It is amazing how fleeting the world can seem. It can vanish in a flash.
It has been two years since Marvel’s last film. This is a huge gap for an ever-churning movie studio. Marvel has also made some of its most ambitious television ventures, including “WandaVision”, “The Falcon and the Winter Soldier”, and “Loki.” Marvel isn’t moving anywhere.
It’s possible, however, that the pandemic wasn’t just a temporary blip in Marvel Cinematic Universe. Before COVID-19, “Black Widow”, and subsequent installments were delayed for a year or more by COVID-19, “Avengers: Endgame” felt like the end of something. Can the all-powerful juggernaut of movie history pick up from where it left off?!
“Black Widow” is not designed in this way. It’s about as Marvel-like as it gets. It was set between 2016’s Captain America: Civil War (when the superheroes were thrown out) and 2018,’s Avengers: Infinity War (when they reunited). It doesn’t have a greater purpose than Scarlett Johansson playing Natasha Romanoff/ Black Widow, which is the sequel to 2019’s Captain Marvel, with Brie Larson. This movie marks the first time that a Marvel movie has been directed solely by a woman. Ryan Fleck and Anna Boden shared the “Captain Marvel” helm.
It works partly because it is “Black Widow”, which needs to exist by itself. It is a fascinating film in its own right. The almost-standalone movie is less concerned with pushing a film universe forward. Instead, it explores slightly darker and deeper parts of the normally bright and shiny Marvel universe. Shortland is an Australian director of indies (“Somersault,” and “Berlin Syndrome”) that grounds “Black Widow” within a tactile, murky reality. “Black Widow,” a European-set spy thriller, has all the shadows and postwar period (WWII not the “Civil War”), and “Black Widow,” is a more tactile and murky reality than “Thor”. Ray Winstone, Florence Pugh, Rachel Weisz, Ray Winstone, David Harbour, Rachel Weisz, Ray Winstone — all great actors — give “Black Widow’ a boost in a world that’s been heavily dependent on its longest-running stars.
“Black Widow” isn’t a departure from the Marvel formula. As usual, the film features a huge contraption, winks at the Avengers, light banter, and battle scenes. It’s in Marvel movies where the director often has the best opportunity to make their own films before the set-piece demands set in. “Black Widow,” however, excels very early.
Eric Pearson scripted the movie. It begins with familiar suburban scenes featuring two young girls and their mother (Weisz), getting ready for dinner. He is distraught when the father (Harbour), arrives. He whispers that they have one hour to flee. They grab a few things before heading straight to a small airport. While “American Pie” is playing on the car’s stereo, all-American scenes show families enjoying a game of ball under the lights. This is an early indication that “Black Widow,” which will be about the American Dream denied, or delayed, and a type of anti-“Captain America,” will be about a family playing on the lawn. Only when the dad flips the car to clear the runway can we see that these aren’t your typical Americans. We realize that they are not citizens and they don’t have a family once they land in Cuba.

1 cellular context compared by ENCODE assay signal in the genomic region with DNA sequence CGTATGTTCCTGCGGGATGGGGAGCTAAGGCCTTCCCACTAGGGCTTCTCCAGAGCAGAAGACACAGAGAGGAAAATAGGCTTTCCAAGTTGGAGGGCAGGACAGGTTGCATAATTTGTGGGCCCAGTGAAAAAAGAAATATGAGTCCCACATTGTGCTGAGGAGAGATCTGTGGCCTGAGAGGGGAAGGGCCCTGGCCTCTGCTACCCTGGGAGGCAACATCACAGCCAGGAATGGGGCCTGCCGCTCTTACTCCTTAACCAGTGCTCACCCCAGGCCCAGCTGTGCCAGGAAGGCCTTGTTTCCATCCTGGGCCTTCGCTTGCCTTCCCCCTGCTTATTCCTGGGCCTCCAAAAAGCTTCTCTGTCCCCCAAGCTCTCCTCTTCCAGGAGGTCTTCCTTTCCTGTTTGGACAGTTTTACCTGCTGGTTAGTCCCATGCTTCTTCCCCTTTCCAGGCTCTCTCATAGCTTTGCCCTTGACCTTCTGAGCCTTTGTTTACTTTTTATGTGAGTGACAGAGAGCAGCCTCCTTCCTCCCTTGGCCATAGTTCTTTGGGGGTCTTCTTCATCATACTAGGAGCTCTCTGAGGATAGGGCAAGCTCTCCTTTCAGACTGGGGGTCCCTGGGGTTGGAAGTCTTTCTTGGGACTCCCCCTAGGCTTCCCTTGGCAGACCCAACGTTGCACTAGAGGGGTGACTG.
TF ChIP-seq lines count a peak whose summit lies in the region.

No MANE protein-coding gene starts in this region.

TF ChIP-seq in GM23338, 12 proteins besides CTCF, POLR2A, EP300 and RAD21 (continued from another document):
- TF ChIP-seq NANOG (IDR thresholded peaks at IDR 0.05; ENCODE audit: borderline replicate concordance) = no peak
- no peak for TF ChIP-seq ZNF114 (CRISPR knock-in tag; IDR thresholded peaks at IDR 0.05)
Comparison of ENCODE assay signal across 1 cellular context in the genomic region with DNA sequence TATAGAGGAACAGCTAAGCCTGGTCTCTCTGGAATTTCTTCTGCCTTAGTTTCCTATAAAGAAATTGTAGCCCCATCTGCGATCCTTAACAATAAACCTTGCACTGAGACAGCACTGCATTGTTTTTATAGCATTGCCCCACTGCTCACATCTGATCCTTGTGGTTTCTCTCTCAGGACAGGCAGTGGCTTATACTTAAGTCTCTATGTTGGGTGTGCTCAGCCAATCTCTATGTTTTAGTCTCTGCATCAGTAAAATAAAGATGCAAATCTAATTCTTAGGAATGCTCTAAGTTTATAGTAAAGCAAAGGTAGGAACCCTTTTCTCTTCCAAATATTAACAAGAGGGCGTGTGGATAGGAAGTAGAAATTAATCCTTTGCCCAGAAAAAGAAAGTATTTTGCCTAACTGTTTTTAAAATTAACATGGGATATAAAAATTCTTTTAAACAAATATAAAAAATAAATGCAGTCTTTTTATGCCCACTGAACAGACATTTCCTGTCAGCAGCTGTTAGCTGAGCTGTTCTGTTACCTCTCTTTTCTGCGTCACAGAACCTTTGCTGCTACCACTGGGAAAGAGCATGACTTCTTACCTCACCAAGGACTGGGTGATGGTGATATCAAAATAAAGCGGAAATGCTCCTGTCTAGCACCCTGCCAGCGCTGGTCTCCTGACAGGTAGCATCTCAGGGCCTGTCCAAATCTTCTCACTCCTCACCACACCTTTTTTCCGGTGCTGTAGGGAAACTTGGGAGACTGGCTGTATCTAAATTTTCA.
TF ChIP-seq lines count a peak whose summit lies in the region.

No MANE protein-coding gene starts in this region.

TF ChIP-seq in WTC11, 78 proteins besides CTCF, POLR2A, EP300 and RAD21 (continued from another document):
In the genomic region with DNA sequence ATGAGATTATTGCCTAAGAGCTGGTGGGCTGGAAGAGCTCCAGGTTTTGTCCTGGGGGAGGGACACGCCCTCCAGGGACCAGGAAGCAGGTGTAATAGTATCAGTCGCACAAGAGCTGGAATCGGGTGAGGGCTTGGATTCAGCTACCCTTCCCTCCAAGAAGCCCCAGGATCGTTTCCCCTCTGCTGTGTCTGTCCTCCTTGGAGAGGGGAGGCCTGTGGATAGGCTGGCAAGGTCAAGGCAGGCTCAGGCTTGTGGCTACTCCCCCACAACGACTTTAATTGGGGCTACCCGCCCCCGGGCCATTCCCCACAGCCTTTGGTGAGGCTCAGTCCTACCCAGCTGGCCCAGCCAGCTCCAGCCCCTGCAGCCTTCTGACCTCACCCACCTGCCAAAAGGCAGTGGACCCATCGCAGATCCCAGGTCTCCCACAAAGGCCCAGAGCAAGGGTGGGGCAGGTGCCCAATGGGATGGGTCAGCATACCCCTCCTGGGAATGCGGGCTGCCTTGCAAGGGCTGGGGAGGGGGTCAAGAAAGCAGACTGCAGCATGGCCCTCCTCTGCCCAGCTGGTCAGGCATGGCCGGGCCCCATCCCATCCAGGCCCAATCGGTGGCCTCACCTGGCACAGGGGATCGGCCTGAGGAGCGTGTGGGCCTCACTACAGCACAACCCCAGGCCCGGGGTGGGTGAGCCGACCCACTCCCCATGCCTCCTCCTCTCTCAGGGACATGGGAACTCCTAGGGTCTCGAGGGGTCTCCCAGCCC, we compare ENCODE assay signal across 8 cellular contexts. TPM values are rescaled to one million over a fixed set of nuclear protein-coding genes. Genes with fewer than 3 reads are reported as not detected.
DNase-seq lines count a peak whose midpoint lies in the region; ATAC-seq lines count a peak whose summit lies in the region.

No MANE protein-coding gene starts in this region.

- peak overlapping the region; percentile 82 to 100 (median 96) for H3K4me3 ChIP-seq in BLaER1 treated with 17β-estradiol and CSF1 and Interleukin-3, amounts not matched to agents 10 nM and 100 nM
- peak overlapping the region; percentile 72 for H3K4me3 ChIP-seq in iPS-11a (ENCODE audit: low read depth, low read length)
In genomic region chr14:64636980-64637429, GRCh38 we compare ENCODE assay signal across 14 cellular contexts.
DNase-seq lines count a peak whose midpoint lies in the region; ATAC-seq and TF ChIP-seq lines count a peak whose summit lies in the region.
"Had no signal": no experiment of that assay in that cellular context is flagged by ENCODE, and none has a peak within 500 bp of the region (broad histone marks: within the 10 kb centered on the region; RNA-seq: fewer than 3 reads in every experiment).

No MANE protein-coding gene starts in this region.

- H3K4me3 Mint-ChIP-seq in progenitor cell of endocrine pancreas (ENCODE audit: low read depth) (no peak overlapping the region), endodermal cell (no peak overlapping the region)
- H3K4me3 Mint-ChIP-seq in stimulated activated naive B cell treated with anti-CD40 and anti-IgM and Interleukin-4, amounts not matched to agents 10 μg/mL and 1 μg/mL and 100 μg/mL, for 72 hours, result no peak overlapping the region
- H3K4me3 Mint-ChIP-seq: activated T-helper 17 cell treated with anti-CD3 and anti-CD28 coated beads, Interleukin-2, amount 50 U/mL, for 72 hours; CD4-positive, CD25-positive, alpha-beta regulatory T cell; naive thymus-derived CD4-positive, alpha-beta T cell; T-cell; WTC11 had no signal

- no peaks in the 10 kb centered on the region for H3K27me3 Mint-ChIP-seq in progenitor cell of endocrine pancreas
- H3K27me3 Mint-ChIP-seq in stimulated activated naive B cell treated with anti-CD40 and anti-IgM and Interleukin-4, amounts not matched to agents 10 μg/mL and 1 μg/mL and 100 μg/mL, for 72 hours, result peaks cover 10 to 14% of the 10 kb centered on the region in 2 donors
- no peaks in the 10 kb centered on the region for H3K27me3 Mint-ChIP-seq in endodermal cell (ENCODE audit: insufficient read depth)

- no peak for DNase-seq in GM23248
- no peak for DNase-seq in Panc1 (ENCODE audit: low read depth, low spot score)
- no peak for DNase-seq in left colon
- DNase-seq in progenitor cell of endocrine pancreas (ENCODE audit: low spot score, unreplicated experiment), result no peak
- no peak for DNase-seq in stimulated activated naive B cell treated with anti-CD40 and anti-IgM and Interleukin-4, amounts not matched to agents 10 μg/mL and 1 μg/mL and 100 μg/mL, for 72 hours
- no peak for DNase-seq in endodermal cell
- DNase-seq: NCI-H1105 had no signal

Harbour is actually Alexei Shostakov/Red Guardian. He is a Soviet-built super soldier who was made to rival Captain America. Their family was an Ohio sleeper cell that had been put together. They quickly break up and play “Smells Like Teen Spirit” over a melancholy cover. The opening credits show a montage U.S.-Russian relations, accompanied by images of Soviet mastermind Dreykov, (Winstone), and his Red Room program elite assassins, dubbed “Widows”, all of whom were taken from the streets as young girls.
Twenty years later, Natasha — now an Avenger — has come a long way from her difficult beginnings. She was wrong. When she meets up in Budapest with Yelena (Pugh), her childhood faux-sister, she is shocked to discover that Dreykov has invented a terrifying new method of controlling his Widows. He can remotely control their movements and end their lives by pressing a few buttons on his computer. It is a form of male control over females that has a broad metaphorical meaning. “Black Widow” seamlessly transforms into a comic-book allegory.
Yelena and Natasha decide to overthrow Dreykov and to create the Red Room. This mission will require them to reconnect to their parents. Harbour plays the Red Guardian in the film, a cartoonishly washed up ex-super soldier who has long since disappeared from any sort of family.
They are an emotionally wounded group, and their task is to bring about vengeance as well as psychological healing. Pugh is a rising star of “Lady Macbeth”, and “Midsommar”, and an actor of great strength and poise. He plays Yelena, the younger one and the only member of the Ohio clan who didn’t know it was a ruse.
All of them owe their abilities to the cruel, crippling system that gave them their power. This is Natasha’s uncomfortable truth, which lies just beneath the surface. Natasha’s actions are tinged by revulsion and acceptance of her own nature, as Johansson is excellently played. “Black Widow” is a film about sisterhood, improvised family and trauma pasts. It’s a movie that stirs.
Like the moon, Marvel movies are classified in phases. “Black Widow” will be the start of “phase four,” although it is not clear if the empire’s strength is waning or growing. This Marvel movie will not be available in theaters, and it will be streamed at home on Disney+ at $30. It is a fallout from the pandemic but also a retreat for an once unstoppable box office force. It’s a promising sign that things are to come, with new directors, gritty tones, and feet on the ground.
The Motion Picture Association of America has rated “Black Widow”, a Walt Disney Co. film, PG-13 for violent sequences/action and some language. Running time: 134 mins. Four stars.